There is a crack in everything

Sage CohenProductive writing, The life poetic14 Comments

I believe we don’t live in our lives; we live in the stories we tell about our lives. What happened is far less significant than how we interpret what it means to us—and how this leads us forward.

Which is why I have dedicated a lifetime to studying the possibilities of language, poem, and story. One of my great teachers on this path has been Leonard Cohen. This singer-songwriter-poet first insinuated himself into my nervous system with this chorus from his song Anthem:

Ring the bells that still can ring
Forget your perfect offering
There is a crack in everything.
That’s how the light gets in.

imagesThroughout my adult life, I have clung to this wisdom. I made it my North Star. I developed a practice of living alongside the unsolvable, of welcoming myself as I am, of leaning into my deepest fissures in search of illumination. In effect, a single chorus of a single song has initiated me into the alchemies of acceptance and transcendence.

And because I have persistently sought the light through my broken places, this is where I have learned to find it.

When Leonard Cohen left us a few weeks ago, I was already immobilized by reflections of my culture and my country that I could not yet comprehend. I looked to poems, as I always have, to help me navigate my grief and return to center.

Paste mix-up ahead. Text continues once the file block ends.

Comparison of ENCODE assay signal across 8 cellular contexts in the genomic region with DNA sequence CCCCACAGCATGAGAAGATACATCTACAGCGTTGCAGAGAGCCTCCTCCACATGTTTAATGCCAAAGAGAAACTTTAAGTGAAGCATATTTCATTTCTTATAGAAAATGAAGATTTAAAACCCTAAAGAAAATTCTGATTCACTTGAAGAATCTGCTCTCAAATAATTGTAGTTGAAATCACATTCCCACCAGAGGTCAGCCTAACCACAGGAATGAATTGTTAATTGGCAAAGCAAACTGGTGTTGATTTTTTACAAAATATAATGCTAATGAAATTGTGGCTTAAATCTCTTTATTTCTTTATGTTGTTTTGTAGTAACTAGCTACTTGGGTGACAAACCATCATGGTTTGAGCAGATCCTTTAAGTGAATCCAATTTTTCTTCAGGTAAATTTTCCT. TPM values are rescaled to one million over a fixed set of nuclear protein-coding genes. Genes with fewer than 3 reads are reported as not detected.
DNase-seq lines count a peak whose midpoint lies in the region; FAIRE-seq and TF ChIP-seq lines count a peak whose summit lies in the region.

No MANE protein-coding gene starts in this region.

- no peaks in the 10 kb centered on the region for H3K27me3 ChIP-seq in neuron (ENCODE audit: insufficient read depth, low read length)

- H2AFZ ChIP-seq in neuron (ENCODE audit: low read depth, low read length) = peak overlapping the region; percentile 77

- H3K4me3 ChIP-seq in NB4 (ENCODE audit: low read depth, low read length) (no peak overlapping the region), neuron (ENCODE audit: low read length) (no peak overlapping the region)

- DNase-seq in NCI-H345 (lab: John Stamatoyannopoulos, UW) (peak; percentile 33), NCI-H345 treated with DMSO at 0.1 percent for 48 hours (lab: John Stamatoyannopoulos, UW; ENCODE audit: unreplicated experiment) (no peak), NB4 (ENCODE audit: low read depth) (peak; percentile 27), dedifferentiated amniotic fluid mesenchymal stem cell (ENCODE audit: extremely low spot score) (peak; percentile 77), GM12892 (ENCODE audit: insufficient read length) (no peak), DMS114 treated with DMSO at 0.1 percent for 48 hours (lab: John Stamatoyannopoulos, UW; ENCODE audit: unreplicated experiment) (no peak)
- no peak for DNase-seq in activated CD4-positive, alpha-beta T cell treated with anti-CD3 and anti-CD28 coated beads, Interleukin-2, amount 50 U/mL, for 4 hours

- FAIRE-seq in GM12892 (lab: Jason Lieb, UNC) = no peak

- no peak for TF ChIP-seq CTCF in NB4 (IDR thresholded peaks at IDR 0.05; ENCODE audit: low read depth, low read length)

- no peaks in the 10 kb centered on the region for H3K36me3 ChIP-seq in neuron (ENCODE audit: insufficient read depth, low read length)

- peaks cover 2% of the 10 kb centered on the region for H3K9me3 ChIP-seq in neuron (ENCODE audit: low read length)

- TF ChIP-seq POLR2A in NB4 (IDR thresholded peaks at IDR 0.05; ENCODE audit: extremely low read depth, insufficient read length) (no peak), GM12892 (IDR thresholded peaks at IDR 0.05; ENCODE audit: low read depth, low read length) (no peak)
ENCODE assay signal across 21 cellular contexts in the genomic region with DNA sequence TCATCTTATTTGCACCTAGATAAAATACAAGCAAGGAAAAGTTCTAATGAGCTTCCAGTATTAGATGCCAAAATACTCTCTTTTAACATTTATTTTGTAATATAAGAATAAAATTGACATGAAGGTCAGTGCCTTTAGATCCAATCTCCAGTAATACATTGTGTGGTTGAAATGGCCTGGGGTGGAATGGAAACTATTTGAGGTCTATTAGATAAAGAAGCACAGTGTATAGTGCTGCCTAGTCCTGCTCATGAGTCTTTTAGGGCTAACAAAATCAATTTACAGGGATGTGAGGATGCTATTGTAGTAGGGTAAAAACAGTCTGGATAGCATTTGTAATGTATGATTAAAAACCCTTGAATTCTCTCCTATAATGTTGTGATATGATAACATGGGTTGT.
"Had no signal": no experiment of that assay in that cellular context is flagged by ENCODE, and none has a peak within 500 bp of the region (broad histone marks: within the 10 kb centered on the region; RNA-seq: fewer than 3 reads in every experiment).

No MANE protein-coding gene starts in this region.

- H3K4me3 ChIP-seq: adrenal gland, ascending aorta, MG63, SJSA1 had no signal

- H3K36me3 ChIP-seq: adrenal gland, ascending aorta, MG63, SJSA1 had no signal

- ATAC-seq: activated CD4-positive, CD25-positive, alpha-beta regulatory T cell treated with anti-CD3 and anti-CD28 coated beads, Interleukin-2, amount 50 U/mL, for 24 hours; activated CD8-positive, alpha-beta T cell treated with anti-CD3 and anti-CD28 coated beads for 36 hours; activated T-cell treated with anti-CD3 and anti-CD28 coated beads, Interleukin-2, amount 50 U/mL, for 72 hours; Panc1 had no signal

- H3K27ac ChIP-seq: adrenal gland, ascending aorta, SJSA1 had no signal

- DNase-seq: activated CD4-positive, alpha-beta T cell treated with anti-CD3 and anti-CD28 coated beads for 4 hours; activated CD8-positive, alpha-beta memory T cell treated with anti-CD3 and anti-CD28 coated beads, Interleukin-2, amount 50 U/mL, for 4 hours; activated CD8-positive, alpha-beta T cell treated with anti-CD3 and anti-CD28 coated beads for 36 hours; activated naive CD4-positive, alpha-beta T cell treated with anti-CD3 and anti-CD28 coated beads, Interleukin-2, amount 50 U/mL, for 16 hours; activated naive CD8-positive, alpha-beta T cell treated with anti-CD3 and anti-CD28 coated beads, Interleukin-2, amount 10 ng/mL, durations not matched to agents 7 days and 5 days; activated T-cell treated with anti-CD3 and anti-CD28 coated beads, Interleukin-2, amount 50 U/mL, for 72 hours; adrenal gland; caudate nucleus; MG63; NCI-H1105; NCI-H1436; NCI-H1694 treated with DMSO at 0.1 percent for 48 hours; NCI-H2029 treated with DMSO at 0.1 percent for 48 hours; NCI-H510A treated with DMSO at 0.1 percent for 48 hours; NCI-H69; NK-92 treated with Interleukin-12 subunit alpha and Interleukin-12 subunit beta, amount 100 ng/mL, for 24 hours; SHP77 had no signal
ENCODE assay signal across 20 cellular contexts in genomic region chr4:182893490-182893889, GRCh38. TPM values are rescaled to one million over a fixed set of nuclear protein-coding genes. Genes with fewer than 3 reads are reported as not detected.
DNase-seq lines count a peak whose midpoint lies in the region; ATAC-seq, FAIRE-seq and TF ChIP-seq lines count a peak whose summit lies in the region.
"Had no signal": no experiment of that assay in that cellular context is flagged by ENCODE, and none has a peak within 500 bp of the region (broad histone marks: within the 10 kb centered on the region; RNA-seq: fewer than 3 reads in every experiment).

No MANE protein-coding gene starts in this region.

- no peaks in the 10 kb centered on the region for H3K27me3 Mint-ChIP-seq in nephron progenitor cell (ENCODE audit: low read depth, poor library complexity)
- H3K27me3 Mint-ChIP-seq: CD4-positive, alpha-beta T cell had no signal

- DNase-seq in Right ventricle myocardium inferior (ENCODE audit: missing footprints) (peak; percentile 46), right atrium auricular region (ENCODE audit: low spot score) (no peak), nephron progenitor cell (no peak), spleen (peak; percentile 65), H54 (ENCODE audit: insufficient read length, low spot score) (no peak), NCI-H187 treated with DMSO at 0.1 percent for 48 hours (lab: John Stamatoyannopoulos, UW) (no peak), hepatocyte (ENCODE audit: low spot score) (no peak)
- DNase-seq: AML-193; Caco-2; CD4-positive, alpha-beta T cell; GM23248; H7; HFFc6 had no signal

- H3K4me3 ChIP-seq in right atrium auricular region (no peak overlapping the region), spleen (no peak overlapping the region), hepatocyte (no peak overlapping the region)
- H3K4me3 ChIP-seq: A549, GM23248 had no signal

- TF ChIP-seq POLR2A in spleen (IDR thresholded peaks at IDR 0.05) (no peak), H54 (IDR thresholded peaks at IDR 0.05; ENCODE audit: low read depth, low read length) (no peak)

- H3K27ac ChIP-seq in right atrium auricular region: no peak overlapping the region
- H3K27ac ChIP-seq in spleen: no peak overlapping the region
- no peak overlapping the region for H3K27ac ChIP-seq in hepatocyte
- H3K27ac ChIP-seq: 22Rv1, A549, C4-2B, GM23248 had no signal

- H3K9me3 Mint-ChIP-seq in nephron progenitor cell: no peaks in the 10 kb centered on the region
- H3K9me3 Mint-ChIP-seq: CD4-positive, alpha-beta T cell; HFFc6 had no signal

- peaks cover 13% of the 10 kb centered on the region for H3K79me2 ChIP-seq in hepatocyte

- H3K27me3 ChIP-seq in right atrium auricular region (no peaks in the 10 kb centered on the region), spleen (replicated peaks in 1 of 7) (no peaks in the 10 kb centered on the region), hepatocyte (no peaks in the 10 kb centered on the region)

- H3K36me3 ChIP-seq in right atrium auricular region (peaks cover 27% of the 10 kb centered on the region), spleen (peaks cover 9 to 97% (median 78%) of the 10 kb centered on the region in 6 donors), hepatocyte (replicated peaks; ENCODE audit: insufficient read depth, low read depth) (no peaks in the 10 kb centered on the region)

These are some of the poems that help me let the light in. I offer them to you with respect for your broken places and gratitude for your commitment to show up at the page and navigate by the truth of what moves through you.

A Ritual to Read to Each Other by William Stafford

The Layers by Stanley Kunitz

The Well of Grief by David Whyte

Good People by W.S. Merwin

May you read and write exactly what you need to find your true way forward—now and always. And may each offering you make bring you closer to what illuminates you.

Wishing you and yours a nourishing Thanksgiving.

P.S. What poems, stories, or books do you turn to for help letting the light in? I’d love to hear!

14 Comments on “There is a crack in everything”

  1. I look to poems by Wiiiam Butler Yeats to bring some energy into my life. I also love the books of Natalie Goldberg and their multi-faceted words and images to give my life meaning. I do love your new book that just came out and find it inspirational and lovely to read.

    Thank you Sage for all your writing and interests as I recently got divorced and am also a writer and visual artist. Poetry is one of my favorite mediums to use to express my pain and joy.

    1. Thank you for sharing your go-to authors and poets, Lisa. I also love Natalie Goldberg and seek assurance from Yeats. I’m thrilled that Fierce on the Page is proving good company for you. Wishing you the very best on your healing and creative journey.

  2. Sometimes I don’t know the cracks, until I write my way into them. And then the light there leads me back out into someplace new, renewed.

    Thank you for such a beautiful rendering, Sage.

  3. “And I again am strong”

    536 Ode

    Intimations of immortality from recollections of early childhood

    William Wordsworth


  4. I often turn to Brene’ Brown’s “Daring Greatly” where I am reminded that resilience doesn’t fix the cracks, it makes them count for something.

    1. Ah, Brene’ Brown…Such powerful wisdom for navigating our vulnerable places. Thank you, Laura!

  5. Dearest Sage,